April 16, 2009
Chamber kicks off Child Abuse Awareness
The Holly Springs Chamber of Commerce released 275 balloons from the courtsquare April 1, all representing a victim of child abuse in Marshall County.
“Each blue one represents a case investigated in Marshall County,” said Amy Heaton, executive director of the chamber. “And the bundle of white ones is in memory of the one child who lost her life because of child abuse (in 2007).”
Heaton kicked off the chamber’s second annual Child Abuse Awareness Month Ceremony.
“There is no excuse for child abuse,” she said.
Lynn Pullen, chamber president and regional director of the Division of Youth Services for the Mississippi Department of Human Services, said the “project is very dear to me.”
Kelly McMillen, investigator with the Marshall County Sheriff’s Department, called child abuse “a terrible, terrible thing.”
“We investigate a lot of these cases, and a lot are not reported,” McMillen said.
He and Minnie Hoey, area social worker with the Division of Family and Children Services, announced Mississippi’s Child Abuse Hotline, 1-800-222-8000.
“If you know of somebody going through a situation with a child abuse problem, you can make the call,” McMillen said.
He said modern technology, such as computers, cell phones and cameras, has increased the exploitation of children.
“There are lot of situations where a child it not able to handle it or understand it,” McMillen said.
Hoey said in 2008 there were 396 reports of child abuse and neglect in Marshall County – an average of 21 a month.
Andre’ DeBerry, mayor of Holly Springs, read a proclamation designating April as “The Month of the Child.”
“There is a need for activities promoting responsible, informed parenthood,” DeBerry said, “and for expanding proven state and community-based approaches in order to reverse current patterns of abuse and neglect.”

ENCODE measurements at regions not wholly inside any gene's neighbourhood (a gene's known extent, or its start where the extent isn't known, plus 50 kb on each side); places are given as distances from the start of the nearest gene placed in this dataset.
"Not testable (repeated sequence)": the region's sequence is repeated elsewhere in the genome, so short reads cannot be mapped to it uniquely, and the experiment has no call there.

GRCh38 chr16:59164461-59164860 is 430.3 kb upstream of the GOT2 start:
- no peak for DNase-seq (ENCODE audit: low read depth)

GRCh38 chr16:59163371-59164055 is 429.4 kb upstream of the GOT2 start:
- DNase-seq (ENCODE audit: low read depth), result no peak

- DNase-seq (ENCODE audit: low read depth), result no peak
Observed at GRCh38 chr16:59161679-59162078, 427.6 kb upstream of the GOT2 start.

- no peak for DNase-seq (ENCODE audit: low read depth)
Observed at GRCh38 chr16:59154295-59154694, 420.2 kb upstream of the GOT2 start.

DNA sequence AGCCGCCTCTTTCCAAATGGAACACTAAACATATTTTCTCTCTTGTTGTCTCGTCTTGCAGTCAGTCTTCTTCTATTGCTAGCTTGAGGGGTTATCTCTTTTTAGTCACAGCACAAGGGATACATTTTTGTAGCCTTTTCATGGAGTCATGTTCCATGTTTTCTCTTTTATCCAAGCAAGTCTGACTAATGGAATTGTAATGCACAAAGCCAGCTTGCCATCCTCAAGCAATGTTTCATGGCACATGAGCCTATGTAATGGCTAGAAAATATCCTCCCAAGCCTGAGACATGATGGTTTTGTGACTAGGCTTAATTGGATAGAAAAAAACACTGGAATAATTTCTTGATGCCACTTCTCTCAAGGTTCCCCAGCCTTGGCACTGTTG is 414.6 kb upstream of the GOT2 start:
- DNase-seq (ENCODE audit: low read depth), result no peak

Tony Roberts, pastor of Heritage Apostolic Church, led the group in prayer.
Heaton recognized the VFW Ladies Auxiliary, Rust College Families First, McDonald’s and Connie’s Flowers for their contributions.
She also recognized Sandra Panzo with Youth Services who helped coordinate the event and others from the Mississippi Department of Human Services in attendance.
Many in attendance, including a group of seniors from Marshall Academy, helped tie blue ribbons around the courtsquare as part of the Child Abuse Awareness Month ceremony. The ribbons will remain in place throughout the month.
In the spring of 1989 in Chesapeake, Virginia, Bonnie Finney, a grandmother, began what was to become the Blue Ribbon Campaign. She decided to tie a blue ribbon on her van as a testimonial to her 3-year-old grandson who was murdered by his mother’s abusive boyfriend.
“Blue serves as a constant reminder to me to fight for protection of our children,” she told a newspaper reporter in Richmond.
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